One third of all data breaches included some element of social engineering, representing a sharp increase over previous years, according to the 2019 Verizon Data Breach Investigations Report.
More than 70 per cent of the breaches were financially motivated, while a quarter were motivated by the gain of strategic advantage. Nation-state or state-affiliated actors were found to have been involved in nearly 25 per cent of the breaches.
The report analysed nearly 42,000 security incidents, with more than 2000 confirmed data breaches. It found that 16 per cent of the breaches were of public sector entities, 15 per cent were in healthcare and 10 per cent were in the financial industry.
The report found that a third of all breaches included social engineering, a sharp increase on previous years.
“While hacking and malicious code may be the words that resonate most with people when the term ‘data breach’ is used, there are other threat action categories that have been around much longer and are still ubiquitous,” the report said.
“Social engineering, along with misuse, error and physical, do not rely on the existence of ‘cyber stuff’ and are definitely worth discussing,” it said.
Social engineering attacks were increasingly targeting C-level executives, Verizon Threat Research Advisory Centre senior security consultant Simon Ezard said.
“The finding that stands out for this year’s report is that C-level executives are more likely to be the target of social incidents and social breaches this year compared to last year’s report,” Mr Ezard told InnovationAus.com.
“Those findings correlate with the rising popularity of social engineering and business email compromise,” he said.
“They’re a good target for the attackers, there’s a lack of education maybe around cybersecurity for some targets, and they’re attractive because they potentially have critical infrastructure access. A successful attack might get you avenue to breach the organisation.”
Social engineering attacks were also targeted at executive assistants, according to BDIR principal consultant Chris Tappin said.
“Often in companies people will share an assistant, so if you compromise one EA’s laptop and access their emails, then they’ll have three or four senior email accounts,” Mr Tappin said.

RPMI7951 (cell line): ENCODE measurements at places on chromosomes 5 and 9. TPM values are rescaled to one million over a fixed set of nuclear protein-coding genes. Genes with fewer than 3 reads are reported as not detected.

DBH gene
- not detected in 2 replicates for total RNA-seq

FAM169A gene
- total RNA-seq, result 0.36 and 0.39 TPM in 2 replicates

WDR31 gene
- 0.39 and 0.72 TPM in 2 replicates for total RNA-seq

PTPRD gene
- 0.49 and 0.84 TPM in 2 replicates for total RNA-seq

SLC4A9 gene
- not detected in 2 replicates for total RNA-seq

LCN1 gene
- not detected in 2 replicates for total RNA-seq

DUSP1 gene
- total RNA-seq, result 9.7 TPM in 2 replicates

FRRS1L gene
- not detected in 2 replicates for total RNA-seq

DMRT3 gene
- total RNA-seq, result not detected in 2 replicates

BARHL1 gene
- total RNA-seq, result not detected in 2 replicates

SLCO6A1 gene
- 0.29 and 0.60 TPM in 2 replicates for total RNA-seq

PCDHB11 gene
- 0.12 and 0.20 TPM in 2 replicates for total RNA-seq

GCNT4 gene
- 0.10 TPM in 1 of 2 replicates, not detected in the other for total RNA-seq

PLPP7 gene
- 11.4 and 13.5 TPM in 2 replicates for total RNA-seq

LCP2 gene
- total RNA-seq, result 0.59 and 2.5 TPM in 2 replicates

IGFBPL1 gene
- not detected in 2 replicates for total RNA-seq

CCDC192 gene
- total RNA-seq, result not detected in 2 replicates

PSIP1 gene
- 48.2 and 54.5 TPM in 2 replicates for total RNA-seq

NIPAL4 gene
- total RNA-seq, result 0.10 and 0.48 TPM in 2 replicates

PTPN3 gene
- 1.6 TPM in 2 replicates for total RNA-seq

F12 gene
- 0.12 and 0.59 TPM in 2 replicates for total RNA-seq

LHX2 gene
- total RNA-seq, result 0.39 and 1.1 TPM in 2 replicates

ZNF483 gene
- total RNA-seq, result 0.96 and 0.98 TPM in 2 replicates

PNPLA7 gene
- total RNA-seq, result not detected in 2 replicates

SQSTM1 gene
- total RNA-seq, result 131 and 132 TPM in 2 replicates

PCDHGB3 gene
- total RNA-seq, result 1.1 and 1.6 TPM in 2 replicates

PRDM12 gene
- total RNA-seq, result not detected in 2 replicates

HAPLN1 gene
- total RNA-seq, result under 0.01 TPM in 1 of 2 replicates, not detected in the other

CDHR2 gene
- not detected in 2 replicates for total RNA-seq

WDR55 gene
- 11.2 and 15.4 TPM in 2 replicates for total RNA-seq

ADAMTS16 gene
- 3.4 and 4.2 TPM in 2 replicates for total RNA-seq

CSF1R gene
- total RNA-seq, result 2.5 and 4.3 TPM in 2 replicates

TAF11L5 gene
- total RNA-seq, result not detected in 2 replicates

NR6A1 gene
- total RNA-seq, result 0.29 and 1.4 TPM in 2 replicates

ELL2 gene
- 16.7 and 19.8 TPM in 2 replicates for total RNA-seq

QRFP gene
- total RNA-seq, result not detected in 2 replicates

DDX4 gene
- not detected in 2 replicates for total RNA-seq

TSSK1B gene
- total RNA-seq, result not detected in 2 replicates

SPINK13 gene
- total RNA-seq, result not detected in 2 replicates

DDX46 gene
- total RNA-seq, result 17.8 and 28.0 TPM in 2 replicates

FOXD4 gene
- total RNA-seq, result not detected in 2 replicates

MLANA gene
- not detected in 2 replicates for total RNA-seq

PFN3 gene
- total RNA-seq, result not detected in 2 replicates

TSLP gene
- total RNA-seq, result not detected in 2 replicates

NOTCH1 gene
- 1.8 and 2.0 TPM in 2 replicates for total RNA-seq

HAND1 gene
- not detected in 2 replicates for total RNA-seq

“You’ll start seeing people going through email boxes and sending on more emails to gain more access to accounts, and start looking for financial approval emails. Many of these sorts of social engineering attacks also go unreported, he said.
“It’s the iceberg effect. The real scale of the problem of this nature of attack is that people don’t know how serious it is, and so they aren’t really investigating [the threat] and training staff.
“It’s not really a sexy topic within security, but the bigger threat is someone compromising a financial director’s email accounts and telling them to make a payment. That’s remarkably successful.”
To combat these threats, Australian businesses need to look to the basics, rather than racing to embrace new technologies or seemingly easy fixes, he said.
“You need to work out what the key data is, what the most value is to attackers and for most businesses that is financial transactions. It’s a serious thing. You can’t buy a box with flashing lights, it’s an enormous all round process of awareness training,” Mr Tappin said.
“When people we talk to have a security budget they want to spend it on high tech things to try to protect themselves from certain nations that they think will be compromising their services.
“But the solution is more boring, they need to go through policies, instant response plans and make sure that the backups are working properly.”
Local businesses have a long way to go in improving on these basics and the general awareness of their employees.
“We see people that have no idea, that haven’t got an IT person and have a completely flat network structure,” Mr Tappin said.
“It really highlights the difference between businesses in the same sector of the same size. One is doing security really well and one doesn’t have a clue, and it’s just a matter of time until they run into serious issues,” he said.
“There’s always more that can be done around awareness – people and processes are the ones we would want more focus on.”
There has been a sharp increase in the number of reports in Australia since the launch of the Mandatory Notifiable Data Breach scheme in 2017.
“It took a little while for organisations to step up to the Notifiable Data Breach scheme. I think initially some organisations were a little bit far behind in terms of being prepared and updating their plans, but that’s changed in the second half of last year and moving forward this year,” Mr Ezard said.
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